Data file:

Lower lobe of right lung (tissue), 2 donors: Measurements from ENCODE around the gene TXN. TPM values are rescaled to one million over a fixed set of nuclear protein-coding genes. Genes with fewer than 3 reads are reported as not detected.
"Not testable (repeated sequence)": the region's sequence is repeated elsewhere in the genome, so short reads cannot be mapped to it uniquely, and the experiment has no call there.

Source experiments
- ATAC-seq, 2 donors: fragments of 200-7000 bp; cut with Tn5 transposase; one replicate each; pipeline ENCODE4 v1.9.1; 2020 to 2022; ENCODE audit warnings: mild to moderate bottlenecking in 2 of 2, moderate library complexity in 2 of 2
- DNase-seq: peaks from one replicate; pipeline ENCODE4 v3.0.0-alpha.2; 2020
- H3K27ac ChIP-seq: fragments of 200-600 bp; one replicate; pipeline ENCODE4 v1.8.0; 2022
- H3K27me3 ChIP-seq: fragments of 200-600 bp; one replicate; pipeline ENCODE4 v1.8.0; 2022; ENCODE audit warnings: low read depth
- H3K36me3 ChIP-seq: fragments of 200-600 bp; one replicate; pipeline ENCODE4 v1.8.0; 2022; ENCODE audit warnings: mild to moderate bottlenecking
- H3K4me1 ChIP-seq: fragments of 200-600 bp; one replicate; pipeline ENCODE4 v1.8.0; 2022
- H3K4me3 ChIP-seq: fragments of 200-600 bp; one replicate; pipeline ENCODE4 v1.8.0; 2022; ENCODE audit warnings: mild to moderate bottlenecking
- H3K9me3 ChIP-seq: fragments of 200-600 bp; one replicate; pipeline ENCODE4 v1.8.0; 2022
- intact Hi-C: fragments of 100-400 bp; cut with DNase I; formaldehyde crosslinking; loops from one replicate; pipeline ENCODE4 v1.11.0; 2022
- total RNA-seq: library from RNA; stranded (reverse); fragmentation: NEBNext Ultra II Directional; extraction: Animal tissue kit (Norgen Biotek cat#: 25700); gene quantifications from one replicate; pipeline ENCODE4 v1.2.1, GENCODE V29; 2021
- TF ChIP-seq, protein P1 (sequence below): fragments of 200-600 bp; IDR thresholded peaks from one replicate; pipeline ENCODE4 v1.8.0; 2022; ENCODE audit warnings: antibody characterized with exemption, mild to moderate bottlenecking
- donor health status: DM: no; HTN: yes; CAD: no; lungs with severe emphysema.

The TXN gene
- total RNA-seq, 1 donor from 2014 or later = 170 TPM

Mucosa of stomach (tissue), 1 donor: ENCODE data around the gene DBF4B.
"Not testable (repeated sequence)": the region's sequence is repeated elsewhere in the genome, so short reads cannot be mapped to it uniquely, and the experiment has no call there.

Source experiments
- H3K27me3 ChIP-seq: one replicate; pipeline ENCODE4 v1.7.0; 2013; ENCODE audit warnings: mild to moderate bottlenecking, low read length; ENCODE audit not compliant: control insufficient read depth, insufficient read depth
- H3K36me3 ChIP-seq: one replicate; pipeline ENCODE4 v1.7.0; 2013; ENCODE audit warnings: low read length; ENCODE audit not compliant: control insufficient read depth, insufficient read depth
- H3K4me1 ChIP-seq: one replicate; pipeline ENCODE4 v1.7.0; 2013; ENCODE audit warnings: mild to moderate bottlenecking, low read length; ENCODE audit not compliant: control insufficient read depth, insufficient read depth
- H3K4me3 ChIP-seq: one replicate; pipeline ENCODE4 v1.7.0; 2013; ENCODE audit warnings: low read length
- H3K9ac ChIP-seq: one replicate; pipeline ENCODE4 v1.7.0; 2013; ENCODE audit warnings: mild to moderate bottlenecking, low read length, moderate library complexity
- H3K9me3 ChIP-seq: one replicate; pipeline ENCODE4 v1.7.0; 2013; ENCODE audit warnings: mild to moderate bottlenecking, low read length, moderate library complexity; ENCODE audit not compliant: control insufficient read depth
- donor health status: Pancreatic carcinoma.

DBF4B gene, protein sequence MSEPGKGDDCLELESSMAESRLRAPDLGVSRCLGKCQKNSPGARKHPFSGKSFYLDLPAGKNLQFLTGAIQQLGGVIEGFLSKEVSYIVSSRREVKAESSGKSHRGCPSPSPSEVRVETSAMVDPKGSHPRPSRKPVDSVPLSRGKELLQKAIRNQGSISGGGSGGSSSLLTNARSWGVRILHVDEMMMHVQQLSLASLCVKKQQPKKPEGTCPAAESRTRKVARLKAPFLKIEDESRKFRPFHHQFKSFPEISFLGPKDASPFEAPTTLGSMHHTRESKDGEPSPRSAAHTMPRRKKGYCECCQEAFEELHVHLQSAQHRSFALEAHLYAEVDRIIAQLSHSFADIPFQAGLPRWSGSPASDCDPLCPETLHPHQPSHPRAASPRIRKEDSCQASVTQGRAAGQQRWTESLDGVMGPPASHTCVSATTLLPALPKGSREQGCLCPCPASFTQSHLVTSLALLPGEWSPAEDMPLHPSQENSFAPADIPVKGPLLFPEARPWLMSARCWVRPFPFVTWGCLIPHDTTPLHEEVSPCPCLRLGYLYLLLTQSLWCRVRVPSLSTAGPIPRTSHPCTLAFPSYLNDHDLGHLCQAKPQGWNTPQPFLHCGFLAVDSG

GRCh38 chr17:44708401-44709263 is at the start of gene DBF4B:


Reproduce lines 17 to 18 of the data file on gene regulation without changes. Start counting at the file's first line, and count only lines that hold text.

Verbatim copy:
- total RNA-seq, 1 donor from 2014 or later = 170 TPM

Mucosa of stomach (tissue), 1 donor: ENCODE data around the gene DBF4B.